I am definitely not a fan of automatic translation in blogging. Who would want to read that? There’s no room for discussion if the blog writer can’t even understand the comments, and the likes of Google Translate is quite good to get the gist of a foreign text, but definitely not for actually gaining regular readers. If you don’t speak the language and you want to diversify your blog, you should consider hiring a translator, or at least trying to learn the language yourself :) It’s not as hard as you might think! I use my blog (and my 7 twitter accounts) to practice these languages to keep my level up.
Thanks everyone! Great comments.
Keith – As you say, translation plugins are not perfect. Maybe we should be pleased about that – at least it means humans aren’t replaceable yet :) Sometimes they are the only option though, and I guess it’s better than nothing if you don’t speak the language.
Mark – I read that translations can damage SEO too. I don’t know enough about SEO to comment – anyone else can comment on this? Actually I don’t think it makes sense because translations can add a lot of value. Maybe the search engines will wake up to this one day!
Pamela – I read a lot on this subject. If you’re interested why don’t you send me an email and we can chat more about it?
Chung – well, English and Chinese are the most common languages on the Internet now, so blogging in English is a good choice if you want to reach an international audience.
Anthony – Surprisingly there isn’t much recent discussion on that. Good post idea?
RhondaL – you’re right, idioms are one of the most difficult things in a different language. It’s a question of how to keep your conversational style and being more accessible to non-native speakers isn’t it?
Very useful tiny tips darren. I particularly liked #3… Understading each other’s culture is vital to be successful in blogging as it preaches about freedom of speech and seemless collaboration.
I have found many leading bloggers not being very accommodative when it comes to answering questions or reacting to people from different cultures.
This is a nice article, these are some of the basic guidelines for a technical communicator.
I try to keep any international readers in mind while writing my blog posts. According to my stats, I’m my main international reader (studying abroad this semester) so that does help. :D
The tip about the weekends is a good one that I need to think about. Currently I post Mon, Wed & Fri, and am planning on doubling that, Mon-Sat. Maybe I’ll have to shuffle that schedule around some.
The thing is some blogs are not meant to be for a global audience, this is where many blogs lose readers. It’s important to grow a community to a global scale instead of focusing on writing only about what people in your area or company or country are interested in.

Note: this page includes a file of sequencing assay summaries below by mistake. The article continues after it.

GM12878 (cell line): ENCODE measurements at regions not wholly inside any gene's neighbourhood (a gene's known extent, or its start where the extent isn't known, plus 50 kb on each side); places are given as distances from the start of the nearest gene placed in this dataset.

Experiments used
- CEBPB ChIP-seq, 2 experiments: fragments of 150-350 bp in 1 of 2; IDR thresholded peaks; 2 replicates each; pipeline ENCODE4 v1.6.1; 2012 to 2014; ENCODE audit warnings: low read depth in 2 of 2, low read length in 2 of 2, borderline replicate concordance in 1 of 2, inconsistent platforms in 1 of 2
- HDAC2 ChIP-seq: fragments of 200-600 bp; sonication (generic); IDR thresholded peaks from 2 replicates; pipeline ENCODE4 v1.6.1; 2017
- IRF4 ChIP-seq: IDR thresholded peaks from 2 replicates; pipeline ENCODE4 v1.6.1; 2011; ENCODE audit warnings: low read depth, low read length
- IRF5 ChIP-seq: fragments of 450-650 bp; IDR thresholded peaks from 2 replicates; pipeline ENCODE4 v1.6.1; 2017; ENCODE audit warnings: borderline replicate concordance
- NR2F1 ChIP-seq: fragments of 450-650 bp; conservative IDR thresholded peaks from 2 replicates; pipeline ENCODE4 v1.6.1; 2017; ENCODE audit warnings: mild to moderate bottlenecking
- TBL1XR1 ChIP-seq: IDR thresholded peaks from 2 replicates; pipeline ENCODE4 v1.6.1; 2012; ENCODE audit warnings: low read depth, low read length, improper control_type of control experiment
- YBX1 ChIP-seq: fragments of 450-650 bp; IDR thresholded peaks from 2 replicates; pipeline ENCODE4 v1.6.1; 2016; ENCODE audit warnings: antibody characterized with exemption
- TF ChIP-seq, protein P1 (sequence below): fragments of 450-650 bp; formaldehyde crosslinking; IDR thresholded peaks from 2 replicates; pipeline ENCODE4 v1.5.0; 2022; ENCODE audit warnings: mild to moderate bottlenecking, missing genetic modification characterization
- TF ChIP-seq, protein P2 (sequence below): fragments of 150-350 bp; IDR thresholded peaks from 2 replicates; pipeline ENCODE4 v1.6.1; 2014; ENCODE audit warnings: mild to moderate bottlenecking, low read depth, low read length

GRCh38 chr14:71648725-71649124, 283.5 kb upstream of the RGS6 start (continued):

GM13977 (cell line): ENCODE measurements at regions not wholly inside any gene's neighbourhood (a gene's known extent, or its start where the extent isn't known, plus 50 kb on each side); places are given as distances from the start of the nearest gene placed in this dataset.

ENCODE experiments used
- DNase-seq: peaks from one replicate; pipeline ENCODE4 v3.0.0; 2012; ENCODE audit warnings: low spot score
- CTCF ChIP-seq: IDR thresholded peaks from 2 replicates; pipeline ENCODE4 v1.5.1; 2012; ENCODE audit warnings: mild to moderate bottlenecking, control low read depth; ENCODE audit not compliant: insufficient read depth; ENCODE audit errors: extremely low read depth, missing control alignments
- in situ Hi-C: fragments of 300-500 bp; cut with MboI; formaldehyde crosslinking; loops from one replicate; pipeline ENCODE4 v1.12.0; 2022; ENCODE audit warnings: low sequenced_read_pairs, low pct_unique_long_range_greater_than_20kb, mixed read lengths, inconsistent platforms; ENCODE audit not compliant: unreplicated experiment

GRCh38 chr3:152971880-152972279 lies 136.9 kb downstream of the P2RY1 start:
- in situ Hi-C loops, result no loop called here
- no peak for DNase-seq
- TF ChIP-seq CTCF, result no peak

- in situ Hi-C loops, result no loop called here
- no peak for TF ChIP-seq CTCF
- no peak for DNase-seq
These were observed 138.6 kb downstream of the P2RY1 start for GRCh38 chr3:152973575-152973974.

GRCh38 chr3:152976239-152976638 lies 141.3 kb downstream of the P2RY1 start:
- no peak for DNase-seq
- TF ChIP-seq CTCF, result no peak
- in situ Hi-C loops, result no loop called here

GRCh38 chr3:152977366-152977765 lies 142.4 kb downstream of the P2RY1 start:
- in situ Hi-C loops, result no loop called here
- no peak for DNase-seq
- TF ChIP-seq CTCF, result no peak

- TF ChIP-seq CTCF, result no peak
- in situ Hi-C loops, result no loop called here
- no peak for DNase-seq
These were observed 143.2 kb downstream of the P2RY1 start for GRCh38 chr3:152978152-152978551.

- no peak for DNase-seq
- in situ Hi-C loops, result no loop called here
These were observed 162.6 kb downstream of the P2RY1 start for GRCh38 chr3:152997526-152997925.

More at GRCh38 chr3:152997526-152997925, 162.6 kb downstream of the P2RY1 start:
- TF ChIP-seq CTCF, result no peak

alright, i’m Brazilian and in short i’m addicted to RSS, most of my daily readings are in english, i find your tips very interesting , but i want make an observation about tip number 2.
IMHO It’s interesting to keep an optional translating choice, but little people actualy read or can bear reading a machine translated text, its mostly unintelligible and meaningless, but there’s an option just in case.
What i find unforgivable is using low quality machine translations as “official versions” of your blog, i’ve seen sites where i was automagically set to a machine translated page, to me its almost insulting, and lowers the quality of the website.
I took global translator off my blog for about a week, but put it right back. I get a good amount of search engine traffic in other languages. Heck I don’t even know what many of my top search terms are…lol. I actually, got a comment recently, that took me about a dozen attempts to finally translate, before approving. It meant pretty much what I expected, but in an entirely different alphabet, you can never be too careful. It ended out being in Hebrew.
Benny – awesome idea! I don’t think I’ve seen anyone blog in 7 languages before. There is definitely demand for more languages on the Internet, as your experience shows. Of course it helps if you speak loads of languages…
Matthew – good luck with that! Who knows, maybe you will meet some more international readers on your travels.
Jonathan – I agree with you, machine translation is best kept as an optional. Like Benny wrote, hiring a translator or learning a language yourself is always a better option if it’s practical. One question: if your feeds were available in (good) Portuguese would you prefer that? Or are you quite happy to read them in English?
If we non English speakers read your blogs, is because we do understand English. IT would be great for me to read PROBLOGGER in Spanish of course, but better than that I would like an opinion of best practices of blogging in Spanish, I mean for example, if your principal audience is not coming from US or CANADA , are you sure monetizing would be the same thing??
Thank you for any advice
Do you have a translation widget on your page?
What are some universal translators that you are suggesting.
The most interesting bit about a blog is writing and discovering that the majority of people reading it are living in a different part of the world for you.
If you write in English the USA is of course a huge audience but for me so is India.
As a Dutchman living overseas and posting in English.it just reinforces the lack of national borders in the Internet. The only real border is the language barrier.